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https://doi.org/ 10.4997/JRCPE.2021.236


A successful response to the Covid-19 pandemic is dependent on changing human behaviour to limit proximal interactions with others. Accordingly, governments have introduced severe constraints upon freedoms to move and to mix. This has been accompanied by doubts as to whether the public would abide by these constraints. Such doubts are underpinned by a psychological model of individuals as fragile rationalists who have limited cognitive capacities, who panic under pressure and turn a crisis into a tragedy. Drawing on evidence from the UK, we show that this did not occur. Rather, the pandemic has illustrated the remarkable collective resilience of individuals when brought together as a community by the common experience of crisis. This is a crucial lesson for the future, because it underpins the importance of developing leadership and policies that enhance rather than weaken such emergent social identity.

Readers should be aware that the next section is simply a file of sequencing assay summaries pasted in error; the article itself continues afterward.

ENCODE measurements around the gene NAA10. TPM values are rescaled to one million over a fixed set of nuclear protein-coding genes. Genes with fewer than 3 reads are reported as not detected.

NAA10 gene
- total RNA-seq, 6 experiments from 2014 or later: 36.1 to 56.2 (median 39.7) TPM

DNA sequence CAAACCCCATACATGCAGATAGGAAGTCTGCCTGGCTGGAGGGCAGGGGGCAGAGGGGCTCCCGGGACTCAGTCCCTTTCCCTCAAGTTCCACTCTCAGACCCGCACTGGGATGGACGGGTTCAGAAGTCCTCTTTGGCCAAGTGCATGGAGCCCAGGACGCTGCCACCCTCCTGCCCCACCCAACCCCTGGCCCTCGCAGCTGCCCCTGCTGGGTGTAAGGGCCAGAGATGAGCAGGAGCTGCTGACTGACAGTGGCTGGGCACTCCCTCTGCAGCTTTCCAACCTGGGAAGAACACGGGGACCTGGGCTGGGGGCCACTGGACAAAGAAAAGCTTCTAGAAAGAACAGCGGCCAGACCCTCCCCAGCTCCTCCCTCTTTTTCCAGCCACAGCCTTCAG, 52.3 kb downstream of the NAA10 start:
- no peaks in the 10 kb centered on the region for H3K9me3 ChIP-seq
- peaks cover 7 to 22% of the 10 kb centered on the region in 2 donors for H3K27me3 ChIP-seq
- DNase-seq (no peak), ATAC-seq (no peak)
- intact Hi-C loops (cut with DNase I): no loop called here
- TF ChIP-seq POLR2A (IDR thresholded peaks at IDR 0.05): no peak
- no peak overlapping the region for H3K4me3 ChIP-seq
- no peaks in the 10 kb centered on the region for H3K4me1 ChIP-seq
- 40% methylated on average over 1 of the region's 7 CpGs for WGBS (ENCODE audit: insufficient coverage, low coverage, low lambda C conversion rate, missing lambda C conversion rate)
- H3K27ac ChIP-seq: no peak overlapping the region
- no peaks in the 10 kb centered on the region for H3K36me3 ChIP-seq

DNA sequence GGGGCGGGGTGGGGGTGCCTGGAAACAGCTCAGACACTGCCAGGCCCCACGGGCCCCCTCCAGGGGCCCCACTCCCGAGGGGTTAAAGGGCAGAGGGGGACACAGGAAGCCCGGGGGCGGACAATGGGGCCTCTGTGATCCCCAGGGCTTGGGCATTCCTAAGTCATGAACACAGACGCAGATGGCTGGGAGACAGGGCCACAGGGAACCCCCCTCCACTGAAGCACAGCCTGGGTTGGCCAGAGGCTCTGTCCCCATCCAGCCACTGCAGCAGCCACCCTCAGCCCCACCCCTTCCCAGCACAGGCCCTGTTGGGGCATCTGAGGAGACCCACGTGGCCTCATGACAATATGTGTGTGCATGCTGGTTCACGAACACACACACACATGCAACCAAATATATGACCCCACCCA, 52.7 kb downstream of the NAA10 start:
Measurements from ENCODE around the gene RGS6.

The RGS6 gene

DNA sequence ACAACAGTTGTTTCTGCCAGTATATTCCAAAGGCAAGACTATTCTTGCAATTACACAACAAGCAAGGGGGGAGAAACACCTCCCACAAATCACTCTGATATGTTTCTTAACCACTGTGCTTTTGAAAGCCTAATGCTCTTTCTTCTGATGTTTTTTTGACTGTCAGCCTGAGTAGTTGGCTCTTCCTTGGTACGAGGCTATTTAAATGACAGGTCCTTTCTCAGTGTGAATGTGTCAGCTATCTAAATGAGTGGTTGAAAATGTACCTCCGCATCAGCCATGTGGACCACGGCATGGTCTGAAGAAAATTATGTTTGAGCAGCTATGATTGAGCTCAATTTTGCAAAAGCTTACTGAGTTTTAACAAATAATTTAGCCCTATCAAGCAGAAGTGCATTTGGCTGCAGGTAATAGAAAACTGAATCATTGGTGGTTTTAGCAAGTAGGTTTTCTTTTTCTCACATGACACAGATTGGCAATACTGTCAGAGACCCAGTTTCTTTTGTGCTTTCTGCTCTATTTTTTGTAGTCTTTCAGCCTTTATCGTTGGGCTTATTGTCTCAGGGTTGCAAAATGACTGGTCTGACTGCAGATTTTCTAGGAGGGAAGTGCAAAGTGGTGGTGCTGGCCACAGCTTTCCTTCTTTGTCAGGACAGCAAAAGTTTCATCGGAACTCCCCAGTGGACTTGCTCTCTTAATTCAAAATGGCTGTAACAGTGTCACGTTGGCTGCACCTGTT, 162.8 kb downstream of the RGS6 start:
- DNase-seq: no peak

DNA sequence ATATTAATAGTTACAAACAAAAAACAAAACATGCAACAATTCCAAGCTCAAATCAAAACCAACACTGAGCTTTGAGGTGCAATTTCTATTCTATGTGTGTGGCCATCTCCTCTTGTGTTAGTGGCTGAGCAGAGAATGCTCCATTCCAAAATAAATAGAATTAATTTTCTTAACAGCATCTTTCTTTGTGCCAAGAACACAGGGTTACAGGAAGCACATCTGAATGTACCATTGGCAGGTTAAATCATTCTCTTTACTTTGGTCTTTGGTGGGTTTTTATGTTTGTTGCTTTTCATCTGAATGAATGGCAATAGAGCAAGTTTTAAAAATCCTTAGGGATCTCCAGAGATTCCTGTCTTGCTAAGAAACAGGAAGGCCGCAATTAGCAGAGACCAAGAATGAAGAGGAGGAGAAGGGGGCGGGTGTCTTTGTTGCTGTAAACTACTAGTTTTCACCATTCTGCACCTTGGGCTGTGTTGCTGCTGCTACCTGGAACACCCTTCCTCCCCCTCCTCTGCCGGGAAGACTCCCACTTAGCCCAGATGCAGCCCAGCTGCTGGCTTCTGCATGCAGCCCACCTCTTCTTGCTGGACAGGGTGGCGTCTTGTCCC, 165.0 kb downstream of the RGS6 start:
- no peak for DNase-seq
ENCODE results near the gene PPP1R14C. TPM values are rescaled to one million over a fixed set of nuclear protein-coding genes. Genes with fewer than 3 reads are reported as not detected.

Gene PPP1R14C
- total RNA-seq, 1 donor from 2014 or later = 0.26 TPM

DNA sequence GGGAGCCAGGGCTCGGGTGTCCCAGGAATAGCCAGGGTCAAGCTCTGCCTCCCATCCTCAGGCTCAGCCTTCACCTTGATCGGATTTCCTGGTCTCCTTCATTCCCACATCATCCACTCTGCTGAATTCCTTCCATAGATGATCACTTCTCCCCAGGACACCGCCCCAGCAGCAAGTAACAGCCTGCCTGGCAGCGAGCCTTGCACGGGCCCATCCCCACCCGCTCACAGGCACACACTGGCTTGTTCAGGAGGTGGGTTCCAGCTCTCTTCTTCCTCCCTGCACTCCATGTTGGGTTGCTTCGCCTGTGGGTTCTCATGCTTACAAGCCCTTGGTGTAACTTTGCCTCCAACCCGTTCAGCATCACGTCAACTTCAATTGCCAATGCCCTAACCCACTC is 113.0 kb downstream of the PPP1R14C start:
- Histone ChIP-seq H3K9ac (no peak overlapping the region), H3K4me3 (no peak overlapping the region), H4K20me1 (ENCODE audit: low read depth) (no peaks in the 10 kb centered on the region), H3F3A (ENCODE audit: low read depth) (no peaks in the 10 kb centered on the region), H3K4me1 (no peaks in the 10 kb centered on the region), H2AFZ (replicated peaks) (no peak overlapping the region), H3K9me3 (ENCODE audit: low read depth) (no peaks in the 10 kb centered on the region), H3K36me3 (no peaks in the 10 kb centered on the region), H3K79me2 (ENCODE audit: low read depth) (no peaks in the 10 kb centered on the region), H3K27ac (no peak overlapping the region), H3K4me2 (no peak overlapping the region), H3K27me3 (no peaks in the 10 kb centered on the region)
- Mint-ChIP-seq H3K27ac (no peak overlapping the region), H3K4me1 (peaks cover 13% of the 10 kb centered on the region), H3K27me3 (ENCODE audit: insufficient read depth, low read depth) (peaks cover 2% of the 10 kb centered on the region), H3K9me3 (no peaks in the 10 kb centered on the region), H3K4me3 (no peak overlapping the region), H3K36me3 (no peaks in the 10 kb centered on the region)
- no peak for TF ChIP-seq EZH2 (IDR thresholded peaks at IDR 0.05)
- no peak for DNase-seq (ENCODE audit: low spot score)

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Reicher, S. & Bauld, L. 2021, 'From the 'fragile rationalist' to 'collective resilience': what human psychology has taught us about the COVID-19 pandemic and what the COVID-19 pandemic has taught us about human psychology', Journal of the Royal College of Physicians of Edinburgh, 51(S1), pp. S12-S19. https://doi.org/ 10.4997/JRCPE.2021.236

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Last updated: 15 November 2022
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